With over a decade of paying his dues, loyalty has paid off for Jaybe Shackleford.
Shackleford, 47, was named the new director of athletics for Nation Ford High, starting July 1. Shackleford has been with the school since it opened, serving as assistant boys varsity basketball coach, head ninth grade basketball coach and head girls golf coach, along with teaching several classes as part of the Social Studies curriculum at the school.
He has coached girls’ golf nine of the 11 years he has been at the school.
About 50 applicants applied for the job now held by Brian Turner, who will be retiring effective June 30. The school interview eight candidates with three being brought back for second interviews.
Shackleford said despite being familiar with the school, the process of interviewing was still stressful.
“It was a little nerve wracking just preparing for it and knowing I had to prepare for it,” he said. “I knew I had to prepare very well. I felt like I was well prepare for everything after the first interview. The second interview, I felt very good about that too. I felt very prepared.”
One thing that Shackleford said helped him feel prepared for the job was the fact that he has been acting unofficially as the school’s assistant athletics director for the past several years, helping Turner out on multiple occasions with different duties.
“I have been unofficially doing it because we don’t really have that title,” he said.
While there isn’t much that Shackleford said he would change from a sporting aspect, he said he is looking forward to the job come July.
“I am excited about what we got going on and that I can impact kids at this level,” he said.
“Athletics has been such a huge part of my life. I think it can shape character and build kids in so many different fashions. Now being able to work with the coaches on that level, I feel I can impact kids greater, even more so than in the classroom, because athletics to me is like a family. It is a unique atmosphere being a family and creating a family atmosphere.”
There are some issues that Shackleford will have to see completed, including the opening of new tennis courts at the school, which should be open in time for girls tennis in the fall, as they are being relocated from their current location behind the football field, to behind the baseball field.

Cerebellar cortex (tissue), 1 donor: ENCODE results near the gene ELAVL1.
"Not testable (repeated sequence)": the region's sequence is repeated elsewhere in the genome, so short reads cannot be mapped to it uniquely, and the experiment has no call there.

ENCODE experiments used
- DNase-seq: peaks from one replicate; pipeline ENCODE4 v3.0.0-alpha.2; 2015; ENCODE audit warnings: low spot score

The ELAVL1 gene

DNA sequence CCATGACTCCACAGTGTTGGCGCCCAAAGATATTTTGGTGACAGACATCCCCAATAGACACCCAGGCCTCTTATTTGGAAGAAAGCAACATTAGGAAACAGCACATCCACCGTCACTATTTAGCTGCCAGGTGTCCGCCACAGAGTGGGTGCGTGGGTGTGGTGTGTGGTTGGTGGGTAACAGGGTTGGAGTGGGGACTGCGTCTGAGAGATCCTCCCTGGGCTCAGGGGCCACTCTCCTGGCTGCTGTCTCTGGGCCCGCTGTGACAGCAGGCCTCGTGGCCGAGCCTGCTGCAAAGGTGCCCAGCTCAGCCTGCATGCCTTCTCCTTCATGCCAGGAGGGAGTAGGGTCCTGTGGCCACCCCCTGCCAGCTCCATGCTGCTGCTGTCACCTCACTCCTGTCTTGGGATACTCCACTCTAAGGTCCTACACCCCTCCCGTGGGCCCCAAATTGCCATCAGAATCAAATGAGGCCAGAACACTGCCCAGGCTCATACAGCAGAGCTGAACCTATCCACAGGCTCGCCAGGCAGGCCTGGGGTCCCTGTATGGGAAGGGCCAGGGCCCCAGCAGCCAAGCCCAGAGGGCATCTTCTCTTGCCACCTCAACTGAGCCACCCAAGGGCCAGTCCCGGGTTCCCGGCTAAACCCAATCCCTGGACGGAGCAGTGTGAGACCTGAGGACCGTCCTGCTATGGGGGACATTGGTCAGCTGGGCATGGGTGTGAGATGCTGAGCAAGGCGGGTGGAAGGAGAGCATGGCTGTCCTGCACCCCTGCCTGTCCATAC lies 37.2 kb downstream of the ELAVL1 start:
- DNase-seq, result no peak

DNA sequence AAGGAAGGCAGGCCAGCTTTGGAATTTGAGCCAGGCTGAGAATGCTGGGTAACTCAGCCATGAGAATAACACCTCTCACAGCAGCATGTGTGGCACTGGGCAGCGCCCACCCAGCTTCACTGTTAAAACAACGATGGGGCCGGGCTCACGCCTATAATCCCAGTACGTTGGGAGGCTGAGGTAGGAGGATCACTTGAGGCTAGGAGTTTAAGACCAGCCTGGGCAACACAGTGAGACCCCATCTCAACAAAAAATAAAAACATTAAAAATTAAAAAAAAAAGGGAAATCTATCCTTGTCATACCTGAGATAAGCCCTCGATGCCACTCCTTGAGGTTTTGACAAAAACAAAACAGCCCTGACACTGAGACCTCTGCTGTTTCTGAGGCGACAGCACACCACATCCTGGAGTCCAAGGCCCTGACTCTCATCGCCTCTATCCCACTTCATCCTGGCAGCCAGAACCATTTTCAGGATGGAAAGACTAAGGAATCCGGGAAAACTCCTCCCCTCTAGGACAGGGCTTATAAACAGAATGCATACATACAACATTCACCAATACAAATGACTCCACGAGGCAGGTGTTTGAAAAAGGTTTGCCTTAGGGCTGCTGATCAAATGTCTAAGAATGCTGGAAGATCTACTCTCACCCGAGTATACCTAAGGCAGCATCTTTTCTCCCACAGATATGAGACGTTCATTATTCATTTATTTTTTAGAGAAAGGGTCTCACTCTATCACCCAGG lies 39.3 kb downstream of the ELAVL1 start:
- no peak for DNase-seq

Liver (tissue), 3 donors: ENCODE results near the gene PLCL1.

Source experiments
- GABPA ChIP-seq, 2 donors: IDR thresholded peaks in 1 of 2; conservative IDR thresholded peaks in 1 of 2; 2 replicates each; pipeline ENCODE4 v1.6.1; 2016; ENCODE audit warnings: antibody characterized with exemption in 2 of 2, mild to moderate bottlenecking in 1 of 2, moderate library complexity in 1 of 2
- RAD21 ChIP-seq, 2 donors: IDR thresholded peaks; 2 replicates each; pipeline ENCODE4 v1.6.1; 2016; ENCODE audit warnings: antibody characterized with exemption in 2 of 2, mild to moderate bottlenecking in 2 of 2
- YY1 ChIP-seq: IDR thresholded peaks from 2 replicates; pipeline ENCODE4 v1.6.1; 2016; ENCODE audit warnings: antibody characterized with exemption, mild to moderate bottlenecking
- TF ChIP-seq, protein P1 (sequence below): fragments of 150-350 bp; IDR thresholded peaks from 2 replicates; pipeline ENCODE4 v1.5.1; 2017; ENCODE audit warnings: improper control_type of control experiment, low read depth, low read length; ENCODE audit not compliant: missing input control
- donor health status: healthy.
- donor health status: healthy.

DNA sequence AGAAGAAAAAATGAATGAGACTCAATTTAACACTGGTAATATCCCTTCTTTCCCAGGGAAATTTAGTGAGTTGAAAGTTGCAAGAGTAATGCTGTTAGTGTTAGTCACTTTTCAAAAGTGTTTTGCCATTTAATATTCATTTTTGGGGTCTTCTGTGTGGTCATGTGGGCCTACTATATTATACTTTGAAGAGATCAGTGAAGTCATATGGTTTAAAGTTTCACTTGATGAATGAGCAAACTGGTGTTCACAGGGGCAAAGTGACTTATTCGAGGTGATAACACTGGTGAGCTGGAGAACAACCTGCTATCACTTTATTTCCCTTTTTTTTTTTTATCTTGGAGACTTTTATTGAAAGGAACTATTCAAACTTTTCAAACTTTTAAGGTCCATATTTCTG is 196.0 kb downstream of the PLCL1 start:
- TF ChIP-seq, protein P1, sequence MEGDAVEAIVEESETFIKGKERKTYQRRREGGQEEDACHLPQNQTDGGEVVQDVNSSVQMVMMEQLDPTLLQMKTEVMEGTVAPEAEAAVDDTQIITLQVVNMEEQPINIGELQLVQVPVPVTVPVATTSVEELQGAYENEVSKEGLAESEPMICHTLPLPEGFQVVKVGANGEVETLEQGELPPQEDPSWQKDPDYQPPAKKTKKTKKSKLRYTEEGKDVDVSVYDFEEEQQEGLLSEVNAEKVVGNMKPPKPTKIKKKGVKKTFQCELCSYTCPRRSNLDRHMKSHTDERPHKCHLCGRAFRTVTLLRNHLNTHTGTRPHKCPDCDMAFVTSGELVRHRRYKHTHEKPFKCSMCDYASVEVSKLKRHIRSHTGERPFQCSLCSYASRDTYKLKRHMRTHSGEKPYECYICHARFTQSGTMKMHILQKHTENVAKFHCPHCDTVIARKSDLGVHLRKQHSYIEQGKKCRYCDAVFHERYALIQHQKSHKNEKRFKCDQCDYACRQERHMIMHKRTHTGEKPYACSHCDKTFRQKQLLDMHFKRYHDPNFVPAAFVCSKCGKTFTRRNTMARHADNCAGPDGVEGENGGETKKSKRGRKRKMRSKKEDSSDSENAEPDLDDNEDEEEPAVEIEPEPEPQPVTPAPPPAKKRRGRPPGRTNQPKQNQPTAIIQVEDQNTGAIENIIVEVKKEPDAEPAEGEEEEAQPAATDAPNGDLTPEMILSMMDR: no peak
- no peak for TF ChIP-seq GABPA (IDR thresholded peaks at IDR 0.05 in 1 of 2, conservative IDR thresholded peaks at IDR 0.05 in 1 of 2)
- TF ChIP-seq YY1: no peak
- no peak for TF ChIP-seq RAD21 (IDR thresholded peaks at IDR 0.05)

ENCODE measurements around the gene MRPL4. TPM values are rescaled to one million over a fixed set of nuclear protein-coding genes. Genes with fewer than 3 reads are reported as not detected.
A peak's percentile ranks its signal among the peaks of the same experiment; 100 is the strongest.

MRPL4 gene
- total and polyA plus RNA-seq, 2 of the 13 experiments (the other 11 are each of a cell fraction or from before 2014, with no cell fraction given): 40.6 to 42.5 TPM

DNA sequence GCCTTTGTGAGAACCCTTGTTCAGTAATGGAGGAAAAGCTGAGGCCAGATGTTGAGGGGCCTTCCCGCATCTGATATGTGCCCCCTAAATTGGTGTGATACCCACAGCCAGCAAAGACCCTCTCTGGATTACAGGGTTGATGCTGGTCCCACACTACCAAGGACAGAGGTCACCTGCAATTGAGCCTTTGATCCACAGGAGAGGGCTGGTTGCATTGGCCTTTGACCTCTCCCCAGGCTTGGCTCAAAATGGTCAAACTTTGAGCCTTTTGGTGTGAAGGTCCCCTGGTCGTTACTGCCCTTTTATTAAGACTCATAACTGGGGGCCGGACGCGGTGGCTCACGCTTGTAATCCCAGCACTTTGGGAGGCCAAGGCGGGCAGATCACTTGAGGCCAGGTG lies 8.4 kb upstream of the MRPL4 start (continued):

“We still have other facility challenges we need to address like more locker rooms, more storage,” he said. “We have a very good coaching staff already built. They are doing great things already. We need to just keep building that forward and build upon what they have done.”
One thing that Shackleford will face is the opening of a third high school in Fort Mill, with Catawba Ridge coming online for the 2019-’20 school year. How that will affect the Falcons’ sports programs is an unknown at this point. Typically, realignment of school attendance zones depletes the teams at legacy schools as students are routed to the new one.
“It will be a challenge for us because it is going to take some of our kids from us,” he said. “We don’t know where the lines are yet, but we will lose some of our population. That will be a challenge. We are looking forward to the challenge and hope to keep things rolling forward and not have any let off.”
Nation Ford could lose some of its coaches to Catawba Ridge when it opens as well, and if anyone knows about that it is Shackleford, who taught and coached at Fort Mill for a year before Nation Ford opened. Being a younger teacher and coach at that point with no seniority, Shackleford was sent to Nation Ford as part of the original staff when the school opened.
Another aspect that helped land Shackleford the job was that the learning curve will be lessened due to the fact he is already a part of the school.
“That is one of the things the coaches expressed to me,” he said. “They know I will do the job to help them to be better at their jobs and another thing is that it will be a smoother transition knowing that I have been here and knowing how things work.”
Mac Banks: email@example.com; @mbanksFM